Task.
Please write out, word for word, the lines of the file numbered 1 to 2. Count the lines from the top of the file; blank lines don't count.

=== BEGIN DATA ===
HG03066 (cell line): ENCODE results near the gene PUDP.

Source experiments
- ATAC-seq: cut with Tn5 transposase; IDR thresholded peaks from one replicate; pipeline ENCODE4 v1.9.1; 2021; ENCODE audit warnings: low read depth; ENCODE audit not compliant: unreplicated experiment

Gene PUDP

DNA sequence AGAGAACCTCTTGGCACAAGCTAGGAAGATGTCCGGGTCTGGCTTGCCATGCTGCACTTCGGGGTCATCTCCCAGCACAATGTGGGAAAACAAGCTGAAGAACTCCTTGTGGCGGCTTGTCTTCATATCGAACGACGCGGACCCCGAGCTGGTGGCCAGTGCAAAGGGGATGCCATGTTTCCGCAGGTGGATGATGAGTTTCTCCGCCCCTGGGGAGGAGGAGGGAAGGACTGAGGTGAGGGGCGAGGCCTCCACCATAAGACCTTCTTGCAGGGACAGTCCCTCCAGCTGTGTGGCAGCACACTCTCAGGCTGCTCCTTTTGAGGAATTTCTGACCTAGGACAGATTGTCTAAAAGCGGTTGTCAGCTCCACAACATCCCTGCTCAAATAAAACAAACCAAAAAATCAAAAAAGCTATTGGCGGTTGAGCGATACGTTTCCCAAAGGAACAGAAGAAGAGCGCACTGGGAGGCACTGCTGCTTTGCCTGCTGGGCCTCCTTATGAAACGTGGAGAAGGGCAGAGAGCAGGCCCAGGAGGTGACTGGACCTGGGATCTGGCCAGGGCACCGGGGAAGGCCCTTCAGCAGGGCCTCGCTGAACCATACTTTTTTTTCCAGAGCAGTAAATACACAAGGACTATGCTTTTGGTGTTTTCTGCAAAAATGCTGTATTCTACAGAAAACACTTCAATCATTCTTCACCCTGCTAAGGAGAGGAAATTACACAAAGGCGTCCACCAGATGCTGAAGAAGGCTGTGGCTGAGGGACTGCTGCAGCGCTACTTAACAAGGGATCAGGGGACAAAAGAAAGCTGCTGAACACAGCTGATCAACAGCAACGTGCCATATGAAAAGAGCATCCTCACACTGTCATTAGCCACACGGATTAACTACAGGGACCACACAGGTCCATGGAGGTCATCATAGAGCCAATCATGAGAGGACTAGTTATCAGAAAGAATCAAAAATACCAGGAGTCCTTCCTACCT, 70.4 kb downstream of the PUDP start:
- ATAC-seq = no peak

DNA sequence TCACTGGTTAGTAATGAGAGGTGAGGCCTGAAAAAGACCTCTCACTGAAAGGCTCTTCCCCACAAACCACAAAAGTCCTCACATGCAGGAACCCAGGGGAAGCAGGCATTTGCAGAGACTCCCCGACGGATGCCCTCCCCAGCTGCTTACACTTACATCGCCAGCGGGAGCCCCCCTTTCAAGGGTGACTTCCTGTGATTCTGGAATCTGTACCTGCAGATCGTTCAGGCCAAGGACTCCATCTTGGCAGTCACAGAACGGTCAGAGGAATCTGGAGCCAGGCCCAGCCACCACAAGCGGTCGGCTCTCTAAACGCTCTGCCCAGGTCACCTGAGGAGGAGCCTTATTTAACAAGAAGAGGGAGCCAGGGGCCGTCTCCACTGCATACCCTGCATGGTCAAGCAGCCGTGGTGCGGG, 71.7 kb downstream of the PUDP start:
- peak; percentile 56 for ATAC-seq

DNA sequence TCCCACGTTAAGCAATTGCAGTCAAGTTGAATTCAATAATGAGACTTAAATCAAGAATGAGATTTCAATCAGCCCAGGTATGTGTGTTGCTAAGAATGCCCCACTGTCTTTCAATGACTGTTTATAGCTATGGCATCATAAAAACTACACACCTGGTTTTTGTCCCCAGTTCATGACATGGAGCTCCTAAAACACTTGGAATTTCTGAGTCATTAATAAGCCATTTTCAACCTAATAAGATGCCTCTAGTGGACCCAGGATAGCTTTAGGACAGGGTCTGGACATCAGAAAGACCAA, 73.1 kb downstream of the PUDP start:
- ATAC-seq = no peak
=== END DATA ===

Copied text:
HG03066 (cell line): ENCODE results near the gene PUDP.

Source experiments